“For example,” Vetter said, “I have a beautiful 1936 Mason and Hamlin piano with nearly perfect ivory keys, no yellowing, no chips. It doesn’t meet the limited exceptions criteria for antiques. I’m not in the piano collecting business, I’m in the piano sales business. For me to be able to legally sell this piano with those rules in place, I’ll have to remove the ivory keys and spend about $500 to have someone replace them with plastic keys. The piano is devalued, and I’ve lost the premium I spent on it when I traded for it. It’s just a shame, for the industry and for the instrument.”
Vetter also fears the slippery slope. “I have a turn of the [20th] century Washburn parlor guitar,” he said, taking it out and strumming it.
“It has an ivory saddle and nut. I can replace them, they’re small parts. But the back and sides of this guitar are made of Brazilian rosewood. That’s also an endangered item. Guitars made of Brazilian rosewood were well-crafted. But if the same types of rules were to apply to this wood, and I couldn’t provide documentation, which I can’t, then this guitar could never leave my possession.”
It is estimated that poachers, working with criminal syndicates, systematically killed as many as 35,000 elephants in 2012. Globally, illegal ivory trade activity has more than doubled since 2007. With revenues totaling many billions of dollars, wildlife trafficking is estimated to be fourth largest trans-national crime in the world.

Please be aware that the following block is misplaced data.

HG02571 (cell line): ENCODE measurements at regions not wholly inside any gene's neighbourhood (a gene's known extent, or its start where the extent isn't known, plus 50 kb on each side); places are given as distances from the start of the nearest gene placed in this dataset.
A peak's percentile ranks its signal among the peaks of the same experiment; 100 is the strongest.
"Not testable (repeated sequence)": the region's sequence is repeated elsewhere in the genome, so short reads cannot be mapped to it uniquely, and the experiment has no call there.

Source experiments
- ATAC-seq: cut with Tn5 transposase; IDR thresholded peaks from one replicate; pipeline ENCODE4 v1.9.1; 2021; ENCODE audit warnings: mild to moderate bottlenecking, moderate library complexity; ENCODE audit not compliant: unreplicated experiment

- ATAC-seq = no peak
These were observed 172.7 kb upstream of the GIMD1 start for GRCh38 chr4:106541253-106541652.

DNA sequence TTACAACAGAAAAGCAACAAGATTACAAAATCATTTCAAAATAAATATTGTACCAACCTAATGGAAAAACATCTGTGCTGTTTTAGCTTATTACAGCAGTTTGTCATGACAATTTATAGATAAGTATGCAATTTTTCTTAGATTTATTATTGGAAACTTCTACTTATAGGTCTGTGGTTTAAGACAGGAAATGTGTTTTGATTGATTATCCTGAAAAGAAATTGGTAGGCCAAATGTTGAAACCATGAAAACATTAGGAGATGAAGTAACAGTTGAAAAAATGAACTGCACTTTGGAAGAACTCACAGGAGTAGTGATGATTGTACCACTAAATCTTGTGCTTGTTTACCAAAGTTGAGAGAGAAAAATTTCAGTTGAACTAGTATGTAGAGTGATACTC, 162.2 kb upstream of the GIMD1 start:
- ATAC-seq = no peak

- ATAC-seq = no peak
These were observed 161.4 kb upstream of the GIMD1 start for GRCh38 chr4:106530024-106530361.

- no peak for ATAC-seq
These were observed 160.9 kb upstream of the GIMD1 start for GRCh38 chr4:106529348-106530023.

“Clearly there’s an issue with poaching,” Vetter said, “but why not focus on the big guys who are doing the trafficking in recently harvested ivory? Why punish honest businesses and individuals who bought older items in good faith? The ramifications for people who have collected ivory antiques to sell for their retirement is devastating.”
The exceptions to the ban of commercial sale of elephant ivory within the United States include a narrow class of antiques that are exempt from regulation under the Endangered Species Act and items imported for commercial purposes before international commercial trade in these species was prohibited under the Convention on International Trade in Endangered Species of Wild Fauna and Flora (CITES). Anyone proposing to sell elephant ivory would be responsible to document that they are exempt. The USFWS expects this to be a small fraction of the current domestic trade.
Even when sales are allowed, the new regulations would bring tremendous change to the legal market for ivory. For example, those looking to acquire ivory from past legal stockpiles to restore antiques, make pistol grips or otherwise refurbish items will no longer be able to do so.
“If someone comes to me with a broken key top and wants me to fix it, I’m not sure I could legally do it,” Vetter said.
To illustrate the confusion ahead, the interstate sale of a 100-year-old piano with ivory keys would be illegal unless the owner could prove the ivory in the keys had entered the country through one of 13 American ports authorized to sanction ivory goods. But since none of those entry points had such legal power until 1982, the regulations would render it impossible to legitimize the piano’s ivory. That predicament would apply to virtually all the antique ivory in the country, barring millions of Americans from ever selling items as innocuous as teacups, dice or fountain pens.
“As soon as the regulations are published, I’ll be writing all my representatives, making phone calls, and writing to the regulatory commission,” Vetter said. “Everything legal within my power.” But he foresees a grim outcome if the regs aren’t amended.
“I think it will make criminals out of upstanding citizens,” Vetter said. “What happened during Prohibition?”